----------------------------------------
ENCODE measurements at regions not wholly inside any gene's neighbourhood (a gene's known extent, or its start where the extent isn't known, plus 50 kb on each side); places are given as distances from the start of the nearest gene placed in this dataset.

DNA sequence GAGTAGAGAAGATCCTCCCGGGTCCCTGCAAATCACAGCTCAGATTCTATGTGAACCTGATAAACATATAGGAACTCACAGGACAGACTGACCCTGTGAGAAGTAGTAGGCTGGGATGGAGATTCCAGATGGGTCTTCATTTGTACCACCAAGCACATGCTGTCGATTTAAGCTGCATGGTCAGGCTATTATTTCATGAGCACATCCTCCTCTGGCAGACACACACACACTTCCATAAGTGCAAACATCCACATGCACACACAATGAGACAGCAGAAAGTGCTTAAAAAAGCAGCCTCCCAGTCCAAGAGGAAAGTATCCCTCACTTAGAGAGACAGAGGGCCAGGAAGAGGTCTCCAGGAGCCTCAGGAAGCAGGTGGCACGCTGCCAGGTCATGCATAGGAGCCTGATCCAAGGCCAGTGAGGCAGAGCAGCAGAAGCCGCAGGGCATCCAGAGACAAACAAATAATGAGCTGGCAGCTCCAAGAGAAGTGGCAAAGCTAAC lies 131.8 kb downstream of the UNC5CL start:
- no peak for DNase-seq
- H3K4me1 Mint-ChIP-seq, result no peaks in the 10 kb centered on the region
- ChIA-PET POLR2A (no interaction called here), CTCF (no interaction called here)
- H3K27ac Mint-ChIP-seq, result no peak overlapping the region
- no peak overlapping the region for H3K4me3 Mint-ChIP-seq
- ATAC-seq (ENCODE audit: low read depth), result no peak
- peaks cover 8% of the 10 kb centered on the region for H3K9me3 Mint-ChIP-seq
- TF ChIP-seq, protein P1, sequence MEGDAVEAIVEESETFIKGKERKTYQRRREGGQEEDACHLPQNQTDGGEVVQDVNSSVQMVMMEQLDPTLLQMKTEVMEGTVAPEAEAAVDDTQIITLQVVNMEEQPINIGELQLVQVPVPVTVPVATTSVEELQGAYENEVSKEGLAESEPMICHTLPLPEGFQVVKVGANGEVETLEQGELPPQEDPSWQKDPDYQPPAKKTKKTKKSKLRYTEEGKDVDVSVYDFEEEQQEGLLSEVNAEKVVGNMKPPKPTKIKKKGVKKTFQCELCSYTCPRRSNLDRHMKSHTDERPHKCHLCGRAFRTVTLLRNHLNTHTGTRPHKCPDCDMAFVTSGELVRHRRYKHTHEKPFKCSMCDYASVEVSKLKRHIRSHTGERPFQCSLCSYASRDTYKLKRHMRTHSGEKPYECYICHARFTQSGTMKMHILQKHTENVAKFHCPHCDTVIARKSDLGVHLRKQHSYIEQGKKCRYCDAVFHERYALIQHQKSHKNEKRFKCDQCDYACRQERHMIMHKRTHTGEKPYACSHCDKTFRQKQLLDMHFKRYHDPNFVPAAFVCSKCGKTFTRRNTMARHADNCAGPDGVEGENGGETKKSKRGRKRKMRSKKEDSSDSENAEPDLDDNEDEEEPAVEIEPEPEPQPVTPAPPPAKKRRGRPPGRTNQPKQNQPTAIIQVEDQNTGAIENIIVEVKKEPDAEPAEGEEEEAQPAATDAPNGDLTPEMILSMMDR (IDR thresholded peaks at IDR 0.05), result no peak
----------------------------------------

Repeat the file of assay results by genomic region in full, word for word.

ENCODE measurements at regions not wholly inside any gene's neighbourhood (a gene's known extent, or its start where the extent isn't known, plus 50 kb on each side); places are given as distances from the start of the nearest gene placed in this dataset.

DNA sequence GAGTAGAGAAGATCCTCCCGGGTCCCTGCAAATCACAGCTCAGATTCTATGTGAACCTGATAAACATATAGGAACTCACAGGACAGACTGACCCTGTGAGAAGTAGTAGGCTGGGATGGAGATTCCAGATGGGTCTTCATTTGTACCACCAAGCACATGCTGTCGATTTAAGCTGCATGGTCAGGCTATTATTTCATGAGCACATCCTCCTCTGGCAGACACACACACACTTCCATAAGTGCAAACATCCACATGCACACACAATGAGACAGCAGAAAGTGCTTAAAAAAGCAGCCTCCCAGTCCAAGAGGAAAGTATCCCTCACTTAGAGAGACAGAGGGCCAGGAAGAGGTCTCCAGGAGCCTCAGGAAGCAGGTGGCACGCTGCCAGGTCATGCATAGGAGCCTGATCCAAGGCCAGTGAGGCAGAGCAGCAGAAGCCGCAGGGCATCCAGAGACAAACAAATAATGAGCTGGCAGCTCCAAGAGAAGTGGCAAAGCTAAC lies 131.8 kb downstream of the UNC5CL start:
- no peak for DNase-seq
- H3K4me1 Mint-ChIP-seq, result no peaks in the 10 kb centered on the region
- ChIA-PET POLR2A (no interaction called here), CTCF (no interaction called here)
- H3K27ac Mint-ChIP-seq, result no peak overlapping the region
- no peak overlapping the region for H3K4me3 Mint-ChIP-seq
- ATAC-seq (ENCODE audit: low read depth), result no peak
- peaks cover 8% of the 10 kb centered on the region for H3K9me3 Mint-ChIP-seq
- TF ChIP-seq, protein P1, sequence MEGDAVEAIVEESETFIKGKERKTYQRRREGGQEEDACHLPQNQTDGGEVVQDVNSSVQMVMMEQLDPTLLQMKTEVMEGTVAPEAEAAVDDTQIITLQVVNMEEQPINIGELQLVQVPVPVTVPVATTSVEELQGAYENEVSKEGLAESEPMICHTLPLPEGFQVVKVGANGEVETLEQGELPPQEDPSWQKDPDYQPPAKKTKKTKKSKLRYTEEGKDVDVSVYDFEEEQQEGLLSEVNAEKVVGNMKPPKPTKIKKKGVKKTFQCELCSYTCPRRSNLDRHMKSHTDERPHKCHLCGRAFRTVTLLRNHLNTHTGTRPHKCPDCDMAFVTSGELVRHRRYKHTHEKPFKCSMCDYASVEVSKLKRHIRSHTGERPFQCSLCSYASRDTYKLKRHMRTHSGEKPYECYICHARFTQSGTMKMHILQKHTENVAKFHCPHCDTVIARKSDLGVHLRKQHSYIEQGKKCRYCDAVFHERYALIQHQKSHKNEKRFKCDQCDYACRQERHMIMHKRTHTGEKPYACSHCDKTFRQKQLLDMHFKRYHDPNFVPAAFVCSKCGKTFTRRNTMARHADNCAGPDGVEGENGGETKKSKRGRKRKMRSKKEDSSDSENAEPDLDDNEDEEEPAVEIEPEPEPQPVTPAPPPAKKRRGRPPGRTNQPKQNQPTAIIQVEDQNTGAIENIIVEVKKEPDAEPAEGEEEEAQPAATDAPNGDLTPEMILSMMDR (IDR thresholded peaks at IDR 0.05), result no peak